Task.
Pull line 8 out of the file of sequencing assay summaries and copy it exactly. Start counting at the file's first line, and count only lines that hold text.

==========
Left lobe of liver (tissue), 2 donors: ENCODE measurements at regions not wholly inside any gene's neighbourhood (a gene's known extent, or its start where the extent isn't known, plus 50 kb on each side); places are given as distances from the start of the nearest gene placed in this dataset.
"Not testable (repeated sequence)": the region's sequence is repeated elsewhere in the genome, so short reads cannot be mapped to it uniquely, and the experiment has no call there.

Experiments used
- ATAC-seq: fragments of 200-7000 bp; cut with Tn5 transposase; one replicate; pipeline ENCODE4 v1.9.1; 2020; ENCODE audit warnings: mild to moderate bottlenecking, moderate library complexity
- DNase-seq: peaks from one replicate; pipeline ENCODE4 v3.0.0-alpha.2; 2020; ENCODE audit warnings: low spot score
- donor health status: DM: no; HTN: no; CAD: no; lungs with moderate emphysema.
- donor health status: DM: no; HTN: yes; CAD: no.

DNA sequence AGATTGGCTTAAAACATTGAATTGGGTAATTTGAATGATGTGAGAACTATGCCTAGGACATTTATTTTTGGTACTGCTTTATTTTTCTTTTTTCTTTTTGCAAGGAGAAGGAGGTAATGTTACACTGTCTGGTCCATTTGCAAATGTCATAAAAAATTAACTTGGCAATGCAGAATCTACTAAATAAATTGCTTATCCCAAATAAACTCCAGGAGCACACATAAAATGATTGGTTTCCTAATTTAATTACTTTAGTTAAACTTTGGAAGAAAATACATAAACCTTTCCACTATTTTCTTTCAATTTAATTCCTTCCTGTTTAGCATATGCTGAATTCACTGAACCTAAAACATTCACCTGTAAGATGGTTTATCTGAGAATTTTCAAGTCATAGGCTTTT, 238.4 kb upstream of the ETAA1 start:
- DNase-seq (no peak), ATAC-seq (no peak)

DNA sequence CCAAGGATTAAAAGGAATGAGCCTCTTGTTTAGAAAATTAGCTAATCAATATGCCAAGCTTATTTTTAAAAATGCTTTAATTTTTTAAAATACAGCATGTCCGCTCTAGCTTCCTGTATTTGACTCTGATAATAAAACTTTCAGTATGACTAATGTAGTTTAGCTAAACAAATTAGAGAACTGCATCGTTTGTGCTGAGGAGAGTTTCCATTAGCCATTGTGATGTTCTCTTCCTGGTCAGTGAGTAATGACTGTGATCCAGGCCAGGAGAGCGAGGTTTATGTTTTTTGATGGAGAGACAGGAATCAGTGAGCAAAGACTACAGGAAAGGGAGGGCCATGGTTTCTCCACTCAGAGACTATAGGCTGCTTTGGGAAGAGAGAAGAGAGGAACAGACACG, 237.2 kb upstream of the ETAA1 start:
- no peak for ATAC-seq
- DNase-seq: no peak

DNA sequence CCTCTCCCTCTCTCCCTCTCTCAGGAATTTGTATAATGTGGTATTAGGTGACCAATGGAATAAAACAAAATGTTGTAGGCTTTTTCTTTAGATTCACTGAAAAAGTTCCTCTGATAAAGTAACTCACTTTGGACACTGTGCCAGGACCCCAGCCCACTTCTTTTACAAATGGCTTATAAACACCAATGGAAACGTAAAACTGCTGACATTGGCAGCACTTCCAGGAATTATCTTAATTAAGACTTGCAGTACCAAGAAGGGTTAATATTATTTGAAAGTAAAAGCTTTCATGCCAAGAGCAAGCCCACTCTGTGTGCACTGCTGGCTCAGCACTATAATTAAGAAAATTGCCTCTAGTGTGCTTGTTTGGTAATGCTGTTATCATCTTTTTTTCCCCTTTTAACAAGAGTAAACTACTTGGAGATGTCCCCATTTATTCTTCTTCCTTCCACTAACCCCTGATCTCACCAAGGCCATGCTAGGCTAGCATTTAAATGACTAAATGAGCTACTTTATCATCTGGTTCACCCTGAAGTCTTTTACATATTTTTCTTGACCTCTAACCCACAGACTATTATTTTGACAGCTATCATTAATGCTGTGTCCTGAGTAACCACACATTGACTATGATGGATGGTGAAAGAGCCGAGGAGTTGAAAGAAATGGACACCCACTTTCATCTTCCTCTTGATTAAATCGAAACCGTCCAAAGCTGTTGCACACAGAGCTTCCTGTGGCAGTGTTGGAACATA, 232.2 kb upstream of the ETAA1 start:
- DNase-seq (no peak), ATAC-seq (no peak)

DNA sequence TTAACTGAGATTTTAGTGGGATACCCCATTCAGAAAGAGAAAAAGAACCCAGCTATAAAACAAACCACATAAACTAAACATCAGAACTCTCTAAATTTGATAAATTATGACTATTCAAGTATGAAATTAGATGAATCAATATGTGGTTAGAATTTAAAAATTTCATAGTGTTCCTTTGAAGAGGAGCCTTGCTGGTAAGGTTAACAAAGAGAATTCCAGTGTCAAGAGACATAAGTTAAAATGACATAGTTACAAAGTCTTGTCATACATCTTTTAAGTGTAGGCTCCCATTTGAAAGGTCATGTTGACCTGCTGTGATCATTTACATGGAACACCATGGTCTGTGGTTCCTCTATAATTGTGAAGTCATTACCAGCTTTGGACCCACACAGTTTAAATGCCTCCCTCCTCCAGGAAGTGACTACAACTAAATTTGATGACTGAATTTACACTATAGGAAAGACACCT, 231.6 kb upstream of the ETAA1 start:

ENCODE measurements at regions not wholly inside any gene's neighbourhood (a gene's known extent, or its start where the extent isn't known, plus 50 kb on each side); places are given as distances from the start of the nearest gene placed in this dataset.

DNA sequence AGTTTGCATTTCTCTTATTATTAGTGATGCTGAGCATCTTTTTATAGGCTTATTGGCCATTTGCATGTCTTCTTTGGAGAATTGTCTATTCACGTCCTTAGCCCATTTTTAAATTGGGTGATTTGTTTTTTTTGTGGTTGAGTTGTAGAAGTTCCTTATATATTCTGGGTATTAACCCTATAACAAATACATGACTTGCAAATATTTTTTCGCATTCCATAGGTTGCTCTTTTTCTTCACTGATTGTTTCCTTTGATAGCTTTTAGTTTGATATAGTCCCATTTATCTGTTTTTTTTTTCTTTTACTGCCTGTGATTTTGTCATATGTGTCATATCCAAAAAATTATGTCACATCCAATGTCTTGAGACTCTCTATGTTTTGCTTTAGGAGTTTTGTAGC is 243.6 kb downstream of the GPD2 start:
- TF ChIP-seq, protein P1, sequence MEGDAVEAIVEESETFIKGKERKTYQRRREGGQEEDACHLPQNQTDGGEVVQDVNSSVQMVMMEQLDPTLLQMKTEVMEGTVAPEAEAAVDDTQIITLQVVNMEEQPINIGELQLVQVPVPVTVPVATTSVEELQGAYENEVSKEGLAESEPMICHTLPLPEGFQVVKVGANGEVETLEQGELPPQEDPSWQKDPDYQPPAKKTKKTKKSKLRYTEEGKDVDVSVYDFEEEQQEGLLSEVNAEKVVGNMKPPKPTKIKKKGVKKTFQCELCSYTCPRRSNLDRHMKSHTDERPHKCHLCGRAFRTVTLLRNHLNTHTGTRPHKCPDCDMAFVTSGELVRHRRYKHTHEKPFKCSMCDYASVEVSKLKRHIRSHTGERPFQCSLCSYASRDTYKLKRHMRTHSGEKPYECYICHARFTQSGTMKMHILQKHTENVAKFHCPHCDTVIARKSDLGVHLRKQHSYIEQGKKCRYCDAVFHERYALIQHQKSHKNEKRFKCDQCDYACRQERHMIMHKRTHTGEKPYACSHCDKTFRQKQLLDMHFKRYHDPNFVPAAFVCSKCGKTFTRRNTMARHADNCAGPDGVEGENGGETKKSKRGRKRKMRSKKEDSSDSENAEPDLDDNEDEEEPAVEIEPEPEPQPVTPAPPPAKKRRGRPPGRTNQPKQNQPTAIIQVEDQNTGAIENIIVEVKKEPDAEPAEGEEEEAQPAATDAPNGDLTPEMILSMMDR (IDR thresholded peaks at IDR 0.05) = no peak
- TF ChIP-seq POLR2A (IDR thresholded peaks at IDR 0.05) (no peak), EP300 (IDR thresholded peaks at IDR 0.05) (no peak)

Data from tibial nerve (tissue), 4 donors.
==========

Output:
DNA sequence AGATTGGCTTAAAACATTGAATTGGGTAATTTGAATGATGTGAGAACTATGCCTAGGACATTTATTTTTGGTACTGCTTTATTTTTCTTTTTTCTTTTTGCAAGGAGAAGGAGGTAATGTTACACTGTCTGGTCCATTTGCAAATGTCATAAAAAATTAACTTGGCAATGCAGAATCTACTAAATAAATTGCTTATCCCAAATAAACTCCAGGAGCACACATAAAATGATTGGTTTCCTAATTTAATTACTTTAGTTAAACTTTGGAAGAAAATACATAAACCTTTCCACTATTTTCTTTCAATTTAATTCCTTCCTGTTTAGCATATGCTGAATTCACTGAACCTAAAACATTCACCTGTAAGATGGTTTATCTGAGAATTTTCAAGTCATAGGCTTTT, 238.4 kb upstream of the ETAA1 start: